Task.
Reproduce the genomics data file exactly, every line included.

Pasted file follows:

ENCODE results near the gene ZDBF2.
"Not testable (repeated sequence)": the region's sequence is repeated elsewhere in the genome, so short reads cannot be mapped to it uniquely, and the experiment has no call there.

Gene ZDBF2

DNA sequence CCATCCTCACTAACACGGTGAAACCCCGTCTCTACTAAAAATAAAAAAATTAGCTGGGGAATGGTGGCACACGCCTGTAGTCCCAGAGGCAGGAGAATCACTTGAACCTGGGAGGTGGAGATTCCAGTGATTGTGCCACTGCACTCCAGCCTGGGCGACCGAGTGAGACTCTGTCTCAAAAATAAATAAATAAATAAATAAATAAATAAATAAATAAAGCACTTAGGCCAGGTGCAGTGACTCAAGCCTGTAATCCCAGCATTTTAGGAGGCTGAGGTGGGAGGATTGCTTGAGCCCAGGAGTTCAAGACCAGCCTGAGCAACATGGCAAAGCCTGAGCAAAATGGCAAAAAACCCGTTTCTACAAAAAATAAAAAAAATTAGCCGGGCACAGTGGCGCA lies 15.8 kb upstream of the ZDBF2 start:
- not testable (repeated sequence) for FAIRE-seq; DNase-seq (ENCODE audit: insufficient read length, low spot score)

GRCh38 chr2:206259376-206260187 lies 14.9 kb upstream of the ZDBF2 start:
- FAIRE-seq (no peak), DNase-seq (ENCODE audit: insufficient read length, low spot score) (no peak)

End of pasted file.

ENCODE results near the gene ZDBF2.
"Not testable (repeated sequence)": the region's sequence is repeated elsewhere in the genome, so short reads cannot be mapped to it uniquely, and the experiment has no call there.

Gene ZDBF2

DNA sequence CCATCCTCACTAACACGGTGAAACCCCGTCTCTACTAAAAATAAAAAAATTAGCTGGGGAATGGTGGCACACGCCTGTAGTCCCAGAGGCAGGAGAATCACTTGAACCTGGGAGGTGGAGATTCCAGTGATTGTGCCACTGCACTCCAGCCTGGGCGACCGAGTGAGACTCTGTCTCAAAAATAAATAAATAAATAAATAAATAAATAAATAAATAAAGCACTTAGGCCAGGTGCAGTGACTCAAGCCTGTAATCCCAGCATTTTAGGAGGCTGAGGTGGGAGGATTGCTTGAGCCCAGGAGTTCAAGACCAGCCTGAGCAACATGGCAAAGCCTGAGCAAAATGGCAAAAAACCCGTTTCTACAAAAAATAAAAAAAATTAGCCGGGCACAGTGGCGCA lies 15.8 kb upstream of the ZDBF2 start:
- not testable (repeated sequence) for FAIRE-seq; DNase-seq (ENCODE audit: insufficient read length, low spot score)

GRCh38 chr2:206259376-206260187 lies 14.9 kb upstream of the ZDBF2 start:
- FAIRE-seq (no peak), DNase-seq (ENCODE audit: insufficient read length, low spot score) (no peak)